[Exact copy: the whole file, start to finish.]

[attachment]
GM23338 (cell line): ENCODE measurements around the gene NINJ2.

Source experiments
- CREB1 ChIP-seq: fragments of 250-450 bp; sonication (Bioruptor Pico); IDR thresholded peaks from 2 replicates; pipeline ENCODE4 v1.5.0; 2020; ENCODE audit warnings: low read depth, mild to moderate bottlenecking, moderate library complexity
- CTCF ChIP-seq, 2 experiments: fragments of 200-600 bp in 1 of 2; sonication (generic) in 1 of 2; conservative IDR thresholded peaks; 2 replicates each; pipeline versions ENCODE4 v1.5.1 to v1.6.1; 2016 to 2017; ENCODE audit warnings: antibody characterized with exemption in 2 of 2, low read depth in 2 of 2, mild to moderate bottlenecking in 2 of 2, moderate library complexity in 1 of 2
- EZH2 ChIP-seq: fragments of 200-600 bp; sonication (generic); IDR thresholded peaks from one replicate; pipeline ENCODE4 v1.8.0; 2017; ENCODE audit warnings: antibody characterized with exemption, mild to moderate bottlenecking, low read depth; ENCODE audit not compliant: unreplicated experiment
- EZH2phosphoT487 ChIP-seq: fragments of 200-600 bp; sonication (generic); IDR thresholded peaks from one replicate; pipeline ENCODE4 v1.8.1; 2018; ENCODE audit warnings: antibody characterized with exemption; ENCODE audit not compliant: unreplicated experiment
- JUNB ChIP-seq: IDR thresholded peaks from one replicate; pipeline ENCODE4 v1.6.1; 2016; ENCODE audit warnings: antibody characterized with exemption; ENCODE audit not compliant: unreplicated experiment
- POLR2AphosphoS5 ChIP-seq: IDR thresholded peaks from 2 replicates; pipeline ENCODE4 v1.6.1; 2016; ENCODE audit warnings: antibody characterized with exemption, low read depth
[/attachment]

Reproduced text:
GM23338 (cell line): ENCODE measurements around the gene NINJ2.

Source experiments
- CREB1 ChIP-seq: fragments of 250-450 bp; sonication (Bioruptor Pico); IDR thresholded peaks from 2 replicates; pipeline ENCODE4 v1.5.0; 2020; ENCODE audit warnings: low read depth, mild to moderate bottlenecking, moderate library complexity
- CTCF ChIP-seq, 2 experiments: fragments of 200-600 bp in 1 of 2; sonication (generic) in 1 of 2; conservative IDR thresholded peaks; 2 replicates each; pipeline versions ENCODE4 v1.5.1 to v1.6.1; 2016 to 2017; ENCODE audit warnings: antibody characterized with exemption in 2 of 2, low read depth in 2 of 2, mild to moderate bottlenecking in 2 of 2, moderate library complexity in 1 of 2
- EZH2 ChIP-seq: fragments of 200-600 bp; sonication (generic); IDR thresholded peaks from one replicate; pipeline ENCODE4 v1.8.0; 2017; ENCODE audit warnings: antibody characterized with exemption, mild to moderate bottlenecking, low read depth; ENCODE audit not compliant: unreplicated experiment
- EZH2phosphoT487 ChIP-seq: fragments of 200-600 bp; sonication (generic); IDR thresholded peaks from one replicate; pipeline ENCODE4 v1.8.1; 2018; ENCODE audit warnings: antibody characterized with exemption; ENCODE audit not compliant: unreplicated experiment
- JUNB ChIP-seq: IDR thresholded peaks from one replicate; pipeline ENCODE4 v1.6.1; 2016; ENCODE audit warnings: antibody characterized with exemption; ENCODE audit not compliant: unreplicated experiment
- POLR2AphosphoS5 ChIP-seq: IDR thresholded peaks from 2 replicates; pipeline ENCODE4 v1.6.1; 2016; ENCODE audit warnings: antibody characterized with exemption, low read depth